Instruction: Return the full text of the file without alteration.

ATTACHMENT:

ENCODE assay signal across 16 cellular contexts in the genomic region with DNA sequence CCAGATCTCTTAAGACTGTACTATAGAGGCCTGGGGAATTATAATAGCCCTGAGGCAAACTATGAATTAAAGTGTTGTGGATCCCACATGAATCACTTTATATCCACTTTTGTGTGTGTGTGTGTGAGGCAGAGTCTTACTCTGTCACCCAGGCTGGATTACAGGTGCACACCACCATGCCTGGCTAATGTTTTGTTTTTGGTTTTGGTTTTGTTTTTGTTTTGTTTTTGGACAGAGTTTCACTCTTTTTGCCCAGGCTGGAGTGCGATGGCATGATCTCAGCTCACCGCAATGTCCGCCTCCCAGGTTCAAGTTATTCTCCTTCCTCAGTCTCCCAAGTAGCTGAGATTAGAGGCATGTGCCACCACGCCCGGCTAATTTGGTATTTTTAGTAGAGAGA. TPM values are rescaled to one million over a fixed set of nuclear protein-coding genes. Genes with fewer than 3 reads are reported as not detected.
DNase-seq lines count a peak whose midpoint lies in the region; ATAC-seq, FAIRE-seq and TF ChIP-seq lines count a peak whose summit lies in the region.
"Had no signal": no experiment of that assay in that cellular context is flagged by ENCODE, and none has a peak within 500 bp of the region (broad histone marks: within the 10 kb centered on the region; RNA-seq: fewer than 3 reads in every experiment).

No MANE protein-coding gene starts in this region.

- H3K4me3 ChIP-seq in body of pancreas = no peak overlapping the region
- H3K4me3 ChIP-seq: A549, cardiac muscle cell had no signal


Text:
ENCODE assay signal across 16 cellular contexts in the genomic region with DNA sequence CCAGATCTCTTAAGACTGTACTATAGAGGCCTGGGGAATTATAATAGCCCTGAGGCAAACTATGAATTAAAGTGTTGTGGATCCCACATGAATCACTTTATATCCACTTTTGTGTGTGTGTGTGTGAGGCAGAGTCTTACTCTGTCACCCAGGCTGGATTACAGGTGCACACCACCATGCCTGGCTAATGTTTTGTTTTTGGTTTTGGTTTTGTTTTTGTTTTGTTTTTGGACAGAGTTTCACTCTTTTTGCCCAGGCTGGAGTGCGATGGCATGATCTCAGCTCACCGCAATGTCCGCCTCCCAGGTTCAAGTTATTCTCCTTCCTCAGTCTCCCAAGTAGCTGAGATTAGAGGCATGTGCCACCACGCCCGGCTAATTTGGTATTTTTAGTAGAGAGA. TPM values are rescaled to one million over a fixed set of nuclear protein-coding genes. Genes with fewer than 3 reads are reported as not detected.
DNase-seq lines count a peak whose midpoint lies in the region; ATAC-seq, FAIRE-seq and TF ChIP-seq lines count a peak whose summit lies in the region.
"Had no signal": no experiment of that assay in that cellular context is flagged by ENCODE, and none has a peak within 500 bp of the region (broad histone marks: within the 10 kb centered on the region; RNA-seq: fewer than 3 reads in every experiment).

No MANE protein-coding gene starts in this region.

- H3K4me3 ChIP-seq in body of pancreas = no peak overlapping the region
- H3K4me3 ChIP-seq: A549, cardiac muscle cell had no signal